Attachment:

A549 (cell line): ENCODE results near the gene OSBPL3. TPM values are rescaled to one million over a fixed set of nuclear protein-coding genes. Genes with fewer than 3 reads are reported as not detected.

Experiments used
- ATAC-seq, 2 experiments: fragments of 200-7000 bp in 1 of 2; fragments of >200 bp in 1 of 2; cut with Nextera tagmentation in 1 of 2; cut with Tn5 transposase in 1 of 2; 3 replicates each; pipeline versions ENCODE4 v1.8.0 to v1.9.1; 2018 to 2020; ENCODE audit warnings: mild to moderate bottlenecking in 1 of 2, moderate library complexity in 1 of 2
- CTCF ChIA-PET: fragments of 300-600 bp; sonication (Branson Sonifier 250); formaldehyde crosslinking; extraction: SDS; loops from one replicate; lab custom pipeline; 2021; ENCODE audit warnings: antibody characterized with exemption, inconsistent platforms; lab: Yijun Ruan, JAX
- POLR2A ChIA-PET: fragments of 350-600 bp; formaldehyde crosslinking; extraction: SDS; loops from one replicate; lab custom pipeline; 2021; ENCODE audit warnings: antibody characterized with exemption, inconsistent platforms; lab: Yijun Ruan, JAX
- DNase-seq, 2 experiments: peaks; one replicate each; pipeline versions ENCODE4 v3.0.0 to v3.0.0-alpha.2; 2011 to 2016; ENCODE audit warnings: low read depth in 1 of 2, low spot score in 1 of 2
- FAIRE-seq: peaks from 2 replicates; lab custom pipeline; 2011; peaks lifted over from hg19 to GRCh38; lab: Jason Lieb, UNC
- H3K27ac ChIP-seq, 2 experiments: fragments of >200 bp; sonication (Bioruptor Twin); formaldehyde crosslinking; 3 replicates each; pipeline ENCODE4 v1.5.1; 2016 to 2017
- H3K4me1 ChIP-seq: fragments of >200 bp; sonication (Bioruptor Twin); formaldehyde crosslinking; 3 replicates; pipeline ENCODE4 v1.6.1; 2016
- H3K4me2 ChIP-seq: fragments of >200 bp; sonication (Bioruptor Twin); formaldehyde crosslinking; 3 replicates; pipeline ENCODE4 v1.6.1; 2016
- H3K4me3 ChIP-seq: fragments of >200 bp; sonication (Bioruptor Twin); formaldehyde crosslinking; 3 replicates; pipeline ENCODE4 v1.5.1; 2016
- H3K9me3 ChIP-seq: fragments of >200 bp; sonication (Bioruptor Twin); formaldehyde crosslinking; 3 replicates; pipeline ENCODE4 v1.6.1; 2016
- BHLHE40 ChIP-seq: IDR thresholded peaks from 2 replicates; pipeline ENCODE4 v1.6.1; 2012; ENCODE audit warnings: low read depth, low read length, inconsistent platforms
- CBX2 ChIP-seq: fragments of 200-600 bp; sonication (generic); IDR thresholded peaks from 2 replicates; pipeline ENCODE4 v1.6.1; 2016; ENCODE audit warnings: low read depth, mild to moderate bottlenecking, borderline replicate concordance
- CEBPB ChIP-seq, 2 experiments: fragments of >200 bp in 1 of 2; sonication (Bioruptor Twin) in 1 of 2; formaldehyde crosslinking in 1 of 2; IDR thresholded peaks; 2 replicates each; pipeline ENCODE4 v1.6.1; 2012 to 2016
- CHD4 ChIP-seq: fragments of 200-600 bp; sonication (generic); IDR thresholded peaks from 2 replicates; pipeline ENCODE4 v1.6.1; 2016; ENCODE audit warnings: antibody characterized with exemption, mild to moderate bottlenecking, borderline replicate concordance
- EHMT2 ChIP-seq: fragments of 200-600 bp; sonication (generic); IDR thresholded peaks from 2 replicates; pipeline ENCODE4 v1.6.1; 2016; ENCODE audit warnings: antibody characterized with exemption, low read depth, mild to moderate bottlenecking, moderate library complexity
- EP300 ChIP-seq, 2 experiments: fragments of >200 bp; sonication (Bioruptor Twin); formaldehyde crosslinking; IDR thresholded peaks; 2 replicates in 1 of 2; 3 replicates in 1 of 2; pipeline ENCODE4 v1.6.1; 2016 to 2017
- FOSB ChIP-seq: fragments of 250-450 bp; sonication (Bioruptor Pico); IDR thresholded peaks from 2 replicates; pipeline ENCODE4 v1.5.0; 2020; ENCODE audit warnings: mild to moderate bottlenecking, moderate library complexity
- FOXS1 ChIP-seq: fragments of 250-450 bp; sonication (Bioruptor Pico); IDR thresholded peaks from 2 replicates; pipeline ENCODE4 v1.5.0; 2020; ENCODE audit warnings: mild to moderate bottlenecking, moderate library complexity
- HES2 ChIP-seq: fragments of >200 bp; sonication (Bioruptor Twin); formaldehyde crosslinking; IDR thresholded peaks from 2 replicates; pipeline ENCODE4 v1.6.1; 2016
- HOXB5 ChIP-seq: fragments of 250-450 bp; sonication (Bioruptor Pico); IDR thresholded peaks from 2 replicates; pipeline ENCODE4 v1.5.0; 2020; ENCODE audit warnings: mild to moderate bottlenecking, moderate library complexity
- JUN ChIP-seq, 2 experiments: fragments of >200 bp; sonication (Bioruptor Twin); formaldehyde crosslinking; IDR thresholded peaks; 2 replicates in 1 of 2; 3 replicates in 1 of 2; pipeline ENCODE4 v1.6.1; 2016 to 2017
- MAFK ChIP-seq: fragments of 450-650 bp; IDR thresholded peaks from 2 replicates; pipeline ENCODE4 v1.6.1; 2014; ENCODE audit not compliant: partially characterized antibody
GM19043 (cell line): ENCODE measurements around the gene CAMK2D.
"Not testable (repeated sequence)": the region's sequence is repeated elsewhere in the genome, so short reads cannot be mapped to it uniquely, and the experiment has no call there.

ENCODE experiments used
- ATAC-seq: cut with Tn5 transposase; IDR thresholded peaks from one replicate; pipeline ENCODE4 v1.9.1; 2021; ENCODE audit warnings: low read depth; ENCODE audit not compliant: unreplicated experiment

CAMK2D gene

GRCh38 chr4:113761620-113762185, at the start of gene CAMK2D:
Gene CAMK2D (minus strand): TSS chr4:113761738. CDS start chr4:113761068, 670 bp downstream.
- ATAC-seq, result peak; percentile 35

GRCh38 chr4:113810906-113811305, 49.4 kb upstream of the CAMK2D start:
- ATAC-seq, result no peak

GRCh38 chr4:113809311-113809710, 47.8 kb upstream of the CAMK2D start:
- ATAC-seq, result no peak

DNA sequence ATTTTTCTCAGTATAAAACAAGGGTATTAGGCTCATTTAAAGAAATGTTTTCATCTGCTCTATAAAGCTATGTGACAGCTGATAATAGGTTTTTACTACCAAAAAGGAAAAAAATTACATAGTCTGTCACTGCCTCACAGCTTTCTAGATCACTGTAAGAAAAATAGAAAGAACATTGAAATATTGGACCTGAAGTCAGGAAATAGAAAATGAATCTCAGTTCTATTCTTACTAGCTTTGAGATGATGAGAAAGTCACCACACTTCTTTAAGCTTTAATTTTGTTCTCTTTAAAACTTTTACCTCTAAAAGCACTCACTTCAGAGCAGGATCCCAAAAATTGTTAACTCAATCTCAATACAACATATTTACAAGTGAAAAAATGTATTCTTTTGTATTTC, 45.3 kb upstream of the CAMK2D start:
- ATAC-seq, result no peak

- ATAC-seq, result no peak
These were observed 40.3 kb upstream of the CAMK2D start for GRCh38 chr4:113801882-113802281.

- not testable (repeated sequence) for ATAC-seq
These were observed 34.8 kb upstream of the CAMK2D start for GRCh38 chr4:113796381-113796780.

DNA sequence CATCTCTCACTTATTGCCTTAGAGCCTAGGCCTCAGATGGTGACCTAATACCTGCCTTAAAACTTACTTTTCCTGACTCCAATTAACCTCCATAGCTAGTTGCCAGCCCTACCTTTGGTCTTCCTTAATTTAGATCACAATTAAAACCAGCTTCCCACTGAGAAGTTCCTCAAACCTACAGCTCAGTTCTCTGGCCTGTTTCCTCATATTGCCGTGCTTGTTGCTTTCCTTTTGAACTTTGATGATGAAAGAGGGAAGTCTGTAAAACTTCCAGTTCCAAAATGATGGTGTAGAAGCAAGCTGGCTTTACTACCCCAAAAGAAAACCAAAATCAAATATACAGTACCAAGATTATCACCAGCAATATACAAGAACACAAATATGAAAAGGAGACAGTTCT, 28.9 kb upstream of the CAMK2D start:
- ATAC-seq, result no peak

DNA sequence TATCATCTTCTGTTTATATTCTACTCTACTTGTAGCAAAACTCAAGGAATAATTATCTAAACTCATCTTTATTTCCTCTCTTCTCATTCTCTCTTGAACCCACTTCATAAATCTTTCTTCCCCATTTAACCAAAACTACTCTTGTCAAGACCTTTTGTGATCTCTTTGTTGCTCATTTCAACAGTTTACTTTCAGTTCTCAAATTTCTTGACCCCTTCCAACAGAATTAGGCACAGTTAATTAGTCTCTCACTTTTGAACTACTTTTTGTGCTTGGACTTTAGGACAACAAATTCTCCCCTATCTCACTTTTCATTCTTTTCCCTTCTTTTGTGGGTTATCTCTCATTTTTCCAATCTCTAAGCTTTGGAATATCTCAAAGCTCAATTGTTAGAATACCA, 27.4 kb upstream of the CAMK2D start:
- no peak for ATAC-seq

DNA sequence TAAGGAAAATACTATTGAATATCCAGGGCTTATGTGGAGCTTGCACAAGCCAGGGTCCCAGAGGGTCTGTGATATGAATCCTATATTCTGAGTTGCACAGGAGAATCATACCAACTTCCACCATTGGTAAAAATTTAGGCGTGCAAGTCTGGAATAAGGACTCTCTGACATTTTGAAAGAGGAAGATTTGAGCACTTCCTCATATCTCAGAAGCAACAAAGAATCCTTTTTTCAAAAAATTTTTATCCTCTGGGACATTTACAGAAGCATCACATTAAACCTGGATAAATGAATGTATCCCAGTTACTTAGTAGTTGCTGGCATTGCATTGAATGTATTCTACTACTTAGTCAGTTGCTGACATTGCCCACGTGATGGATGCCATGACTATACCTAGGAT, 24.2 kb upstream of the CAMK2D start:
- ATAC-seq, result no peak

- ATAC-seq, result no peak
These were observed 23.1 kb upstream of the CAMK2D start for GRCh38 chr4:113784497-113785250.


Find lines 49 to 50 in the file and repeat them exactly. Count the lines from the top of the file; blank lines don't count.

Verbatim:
- ATAC-seq, result no peak
These were observed 23.1 kb upstream of the CAMK2D start for GRCh38 chr4:113784497-113785250.